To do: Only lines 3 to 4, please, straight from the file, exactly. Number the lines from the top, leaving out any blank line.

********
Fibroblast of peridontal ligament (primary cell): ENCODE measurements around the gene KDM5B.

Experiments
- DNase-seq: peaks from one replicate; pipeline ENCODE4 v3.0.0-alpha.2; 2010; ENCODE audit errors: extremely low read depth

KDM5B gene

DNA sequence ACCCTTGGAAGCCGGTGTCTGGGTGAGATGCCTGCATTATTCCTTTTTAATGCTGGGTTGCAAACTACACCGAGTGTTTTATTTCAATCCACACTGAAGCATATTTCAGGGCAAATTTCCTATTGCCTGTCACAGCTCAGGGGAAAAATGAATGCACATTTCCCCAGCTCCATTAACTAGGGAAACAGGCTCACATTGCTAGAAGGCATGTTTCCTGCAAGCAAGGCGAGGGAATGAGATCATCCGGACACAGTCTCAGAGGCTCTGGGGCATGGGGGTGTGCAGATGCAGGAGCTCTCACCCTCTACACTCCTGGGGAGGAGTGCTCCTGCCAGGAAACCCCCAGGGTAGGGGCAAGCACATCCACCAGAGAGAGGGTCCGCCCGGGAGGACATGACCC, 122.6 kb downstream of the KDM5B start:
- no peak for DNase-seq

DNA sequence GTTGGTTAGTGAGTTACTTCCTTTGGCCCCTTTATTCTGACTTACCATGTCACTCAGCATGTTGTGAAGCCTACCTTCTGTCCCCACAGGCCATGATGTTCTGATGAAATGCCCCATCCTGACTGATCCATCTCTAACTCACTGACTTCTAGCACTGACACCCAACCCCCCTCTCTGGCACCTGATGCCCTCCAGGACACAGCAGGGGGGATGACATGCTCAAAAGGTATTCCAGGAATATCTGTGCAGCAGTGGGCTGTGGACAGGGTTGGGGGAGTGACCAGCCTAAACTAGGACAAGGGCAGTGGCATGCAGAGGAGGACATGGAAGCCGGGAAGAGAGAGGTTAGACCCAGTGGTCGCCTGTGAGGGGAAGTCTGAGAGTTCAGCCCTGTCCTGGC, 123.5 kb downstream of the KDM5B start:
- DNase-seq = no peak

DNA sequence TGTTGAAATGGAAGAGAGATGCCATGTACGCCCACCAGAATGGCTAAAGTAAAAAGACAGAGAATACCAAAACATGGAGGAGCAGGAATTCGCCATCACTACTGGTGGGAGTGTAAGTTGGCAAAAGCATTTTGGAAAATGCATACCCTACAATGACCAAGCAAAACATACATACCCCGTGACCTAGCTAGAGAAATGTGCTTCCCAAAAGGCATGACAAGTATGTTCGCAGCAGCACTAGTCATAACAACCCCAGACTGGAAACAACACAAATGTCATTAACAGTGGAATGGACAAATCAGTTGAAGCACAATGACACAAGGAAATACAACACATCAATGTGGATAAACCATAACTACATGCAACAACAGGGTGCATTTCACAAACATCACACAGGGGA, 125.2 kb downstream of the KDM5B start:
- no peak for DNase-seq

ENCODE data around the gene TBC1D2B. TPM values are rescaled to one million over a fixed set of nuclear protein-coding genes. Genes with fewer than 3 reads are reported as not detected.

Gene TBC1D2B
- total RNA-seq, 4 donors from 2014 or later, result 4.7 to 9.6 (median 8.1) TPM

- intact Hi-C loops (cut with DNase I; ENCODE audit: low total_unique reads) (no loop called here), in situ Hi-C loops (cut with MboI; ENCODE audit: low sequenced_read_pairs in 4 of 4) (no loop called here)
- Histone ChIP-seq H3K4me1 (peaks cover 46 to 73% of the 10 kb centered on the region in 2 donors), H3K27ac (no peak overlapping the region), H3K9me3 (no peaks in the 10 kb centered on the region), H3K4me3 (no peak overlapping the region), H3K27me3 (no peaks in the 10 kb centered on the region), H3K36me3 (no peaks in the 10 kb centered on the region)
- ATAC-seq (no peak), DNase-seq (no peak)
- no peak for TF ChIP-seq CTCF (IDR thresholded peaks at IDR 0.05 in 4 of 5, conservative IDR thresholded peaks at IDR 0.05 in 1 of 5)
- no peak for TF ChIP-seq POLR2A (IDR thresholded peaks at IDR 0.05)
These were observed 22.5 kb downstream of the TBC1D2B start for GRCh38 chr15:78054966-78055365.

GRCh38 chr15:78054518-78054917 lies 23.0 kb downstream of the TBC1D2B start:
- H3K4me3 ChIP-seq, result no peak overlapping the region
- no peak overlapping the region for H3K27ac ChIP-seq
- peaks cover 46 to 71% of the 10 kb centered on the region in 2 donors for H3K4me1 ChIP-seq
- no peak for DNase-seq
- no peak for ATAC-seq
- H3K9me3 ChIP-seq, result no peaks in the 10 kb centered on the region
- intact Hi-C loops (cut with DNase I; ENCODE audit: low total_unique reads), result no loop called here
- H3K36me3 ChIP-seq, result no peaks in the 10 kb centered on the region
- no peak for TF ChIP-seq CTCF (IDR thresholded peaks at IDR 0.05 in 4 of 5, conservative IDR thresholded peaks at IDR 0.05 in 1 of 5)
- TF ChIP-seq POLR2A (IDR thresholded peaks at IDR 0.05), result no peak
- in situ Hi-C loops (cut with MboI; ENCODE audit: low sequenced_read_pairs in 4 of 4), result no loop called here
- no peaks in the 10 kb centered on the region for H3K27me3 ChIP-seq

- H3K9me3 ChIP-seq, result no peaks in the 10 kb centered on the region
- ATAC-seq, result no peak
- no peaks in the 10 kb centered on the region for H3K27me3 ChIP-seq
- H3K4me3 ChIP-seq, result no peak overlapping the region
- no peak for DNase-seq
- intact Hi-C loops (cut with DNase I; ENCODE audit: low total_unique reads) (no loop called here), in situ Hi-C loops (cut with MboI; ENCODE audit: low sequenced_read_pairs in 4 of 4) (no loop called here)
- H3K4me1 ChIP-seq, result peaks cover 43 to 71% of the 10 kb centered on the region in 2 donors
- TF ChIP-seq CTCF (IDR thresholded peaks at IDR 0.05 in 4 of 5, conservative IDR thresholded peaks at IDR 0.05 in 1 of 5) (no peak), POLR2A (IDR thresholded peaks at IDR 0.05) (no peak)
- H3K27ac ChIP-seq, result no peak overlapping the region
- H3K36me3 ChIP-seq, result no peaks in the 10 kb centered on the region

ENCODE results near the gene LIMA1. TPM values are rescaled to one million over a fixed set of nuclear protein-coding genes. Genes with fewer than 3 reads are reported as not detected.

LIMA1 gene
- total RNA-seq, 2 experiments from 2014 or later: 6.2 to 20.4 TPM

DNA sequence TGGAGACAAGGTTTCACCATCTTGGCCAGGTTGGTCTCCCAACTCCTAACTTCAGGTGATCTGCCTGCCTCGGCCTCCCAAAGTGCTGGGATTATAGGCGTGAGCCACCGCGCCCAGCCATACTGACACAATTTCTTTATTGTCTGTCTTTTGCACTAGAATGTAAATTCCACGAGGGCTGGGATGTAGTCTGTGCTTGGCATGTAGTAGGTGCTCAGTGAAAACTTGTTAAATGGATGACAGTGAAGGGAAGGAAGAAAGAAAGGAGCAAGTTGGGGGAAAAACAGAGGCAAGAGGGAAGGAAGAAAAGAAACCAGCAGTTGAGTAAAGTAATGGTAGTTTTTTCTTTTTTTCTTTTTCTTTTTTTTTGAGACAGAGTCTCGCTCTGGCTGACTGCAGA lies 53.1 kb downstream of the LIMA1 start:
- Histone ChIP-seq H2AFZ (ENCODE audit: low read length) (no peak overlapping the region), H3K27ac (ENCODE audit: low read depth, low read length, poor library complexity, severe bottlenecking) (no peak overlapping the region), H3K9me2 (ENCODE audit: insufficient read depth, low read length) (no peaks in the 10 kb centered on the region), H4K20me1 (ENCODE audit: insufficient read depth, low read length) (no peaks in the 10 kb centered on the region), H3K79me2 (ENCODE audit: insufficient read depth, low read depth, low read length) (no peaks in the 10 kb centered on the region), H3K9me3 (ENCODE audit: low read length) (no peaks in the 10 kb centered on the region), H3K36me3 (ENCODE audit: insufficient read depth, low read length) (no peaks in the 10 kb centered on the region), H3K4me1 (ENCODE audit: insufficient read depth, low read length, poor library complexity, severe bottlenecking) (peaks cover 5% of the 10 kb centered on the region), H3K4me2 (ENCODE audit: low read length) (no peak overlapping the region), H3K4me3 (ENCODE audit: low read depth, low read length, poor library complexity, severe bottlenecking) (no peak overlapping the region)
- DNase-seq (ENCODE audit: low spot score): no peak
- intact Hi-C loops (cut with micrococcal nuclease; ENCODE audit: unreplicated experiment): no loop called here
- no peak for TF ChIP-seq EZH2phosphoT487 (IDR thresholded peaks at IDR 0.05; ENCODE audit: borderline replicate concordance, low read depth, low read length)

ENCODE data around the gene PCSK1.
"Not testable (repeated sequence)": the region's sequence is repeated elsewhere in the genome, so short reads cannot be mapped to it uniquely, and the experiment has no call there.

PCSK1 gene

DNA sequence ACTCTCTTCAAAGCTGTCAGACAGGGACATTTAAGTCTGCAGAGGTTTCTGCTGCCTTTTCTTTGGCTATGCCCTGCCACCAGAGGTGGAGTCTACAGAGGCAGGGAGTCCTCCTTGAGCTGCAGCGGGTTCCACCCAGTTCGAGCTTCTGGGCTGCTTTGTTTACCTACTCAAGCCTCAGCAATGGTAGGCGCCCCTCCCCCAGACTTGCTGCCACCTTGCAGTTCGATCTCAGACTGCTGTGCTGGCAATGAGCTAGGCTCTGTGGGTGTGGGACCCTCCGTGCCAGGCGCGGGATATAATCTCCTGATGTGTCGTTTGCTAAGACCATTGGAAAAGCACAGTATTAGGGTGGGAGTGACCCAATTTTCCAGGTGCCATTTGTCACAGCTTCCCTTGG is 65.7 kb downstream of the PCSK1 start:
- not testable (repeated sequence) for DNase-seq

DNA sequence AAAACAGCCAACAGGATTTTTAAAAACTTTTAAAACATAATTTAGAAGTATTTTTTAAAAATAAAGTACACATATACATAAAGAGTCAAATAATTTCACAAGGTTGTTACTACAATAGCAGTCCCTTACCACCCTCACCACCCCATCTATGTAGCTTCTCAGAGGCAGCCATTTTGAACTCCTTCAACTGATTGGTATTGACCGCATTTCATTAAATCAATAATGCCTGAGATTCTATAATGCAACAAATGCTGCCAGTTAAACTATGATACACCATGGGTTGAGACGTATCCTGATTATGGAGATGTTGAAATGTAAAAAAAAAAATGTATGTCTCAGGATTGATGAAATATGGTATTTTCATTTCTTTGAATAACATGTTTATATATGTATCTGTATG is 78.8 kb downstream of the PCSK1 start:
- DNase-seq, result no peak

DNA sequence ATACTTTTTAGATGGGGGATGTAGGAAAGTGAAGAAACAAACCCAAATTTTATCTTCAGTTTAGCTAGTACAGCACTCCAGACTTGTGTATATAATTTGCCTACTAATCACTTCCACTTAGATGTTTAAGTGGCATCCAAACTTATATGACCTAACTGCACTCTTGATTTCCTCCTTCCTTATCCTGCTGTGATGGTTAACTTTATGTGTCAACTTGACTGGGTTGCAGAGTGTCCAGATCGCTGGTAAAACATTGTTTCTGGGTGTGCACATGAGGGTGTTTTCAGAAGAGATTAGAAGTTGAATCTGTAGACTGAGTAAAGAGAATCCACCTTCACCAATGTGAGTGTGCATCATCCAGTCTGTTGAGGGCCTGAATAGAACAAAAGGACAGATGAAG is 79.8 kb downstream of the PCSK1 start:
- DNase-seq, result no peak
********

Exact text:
- DNase-seq: peaks from one replicate; pipeline ENCODE4 v3.0.0-alpha.2; 2010; ENCODE audit errors: extremely low read depth

KDM5B gene